It has been said that there are only two things certain in life “death” and “taxes”. The Chanellor’s recent budget speech addressed the issue of inheritance tax. What do the changes mean for us?
Death duties started life in the 18th century as a tax on the uber rich. Over the centuries this tax has become a trap for many ordinary people with, by comparison, modest income and wealth. The consistent increase in the price of property has pushed many of us into the inheritance tax bracket.
As the law stands today, when we die everything we own above £325,000 is taxed at 40%. This is seen as a harsh tax. Often it means that children have to sell the home where they grew up in order to pay the inheritance tax which is due. No surprise then that this tax is unpopular.
The Chancellor, in his budget speech, announced changes to inheritance tax. The exemption from inheritance tax for a single person will rise by £175,000, from £325,000 to £500,000. Married couples and civil partners on the other hand can benefit from two exemptions of £500,000 each, bringing their total exempt estate to £1,000 000 before inheritance tax bites. This double exemption applies on the second death. These changes will help many people. Those who die leaving a small estate valued up to half a million pounds may not have to pay any inheritance tax. Is this a welcome change? Absolutely! Does it benefit everybody? Certainly not.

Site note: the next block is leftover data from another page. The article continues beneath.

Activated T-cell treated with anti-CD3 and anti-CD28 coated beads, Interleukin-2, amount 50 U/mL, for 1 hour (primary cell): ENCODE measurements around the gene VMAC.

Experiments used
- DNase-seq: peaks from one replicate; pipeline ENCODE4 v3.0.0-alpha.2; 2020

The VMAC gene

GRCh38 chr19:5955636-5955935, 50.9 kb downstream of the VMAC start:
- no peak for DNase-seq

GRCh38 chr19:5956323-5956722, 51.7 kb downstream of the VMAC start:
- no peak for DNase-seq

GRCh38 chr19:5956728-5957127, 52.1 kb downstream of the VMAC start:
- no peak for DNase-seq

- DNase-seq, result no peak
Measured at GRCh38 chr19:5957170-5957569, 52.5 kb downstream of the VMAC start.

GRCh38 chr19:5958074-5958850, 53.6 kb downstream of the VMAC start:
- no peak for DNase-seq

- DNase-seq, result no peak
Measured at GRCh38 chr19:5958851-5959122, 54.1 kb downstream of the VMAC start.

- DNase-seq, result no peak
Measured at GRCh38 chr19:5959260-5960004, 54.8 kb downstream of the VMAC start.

The current inheritance tax laws do not make provisions for unmarried couples. Though these couples may have children and be in a stable relationship, not dissimilar to that of married couples or civil partners, yet they do not have the benefit of the double exemption on second death. Unmarried couples are discriminated upon under the present inheritance tax laws and this discrimination continues post budget. Tax planning through their Wills continues to be the way forward for unmarried couples to soften the effect of inheritance tax.
This breather allowing us to potentially pass between £500,000 and £1,000 000 to our children free of inheritance tax may well loose its effect in future as the price of property continues to soar, especially in the capital. After all, it is the price of property mostly that has pushed many people into the inheritance tax bracket. This is likely to happen again in a few years to come when probably another adjustment will be needed. Will the Government of the day see it fit to abolish inheritance tax all together? Time will tell.
Inheritance tax law has always been complicated and the changes this budget will bring about do not make these any easier. There are conditions which have to be met for the additional tax free allowance of £175,000 to apply.
For advice on how the new inheritance tax regime will affect you, please call me 020 8899 6620 or 07825 838 922 or by email on email@example.com.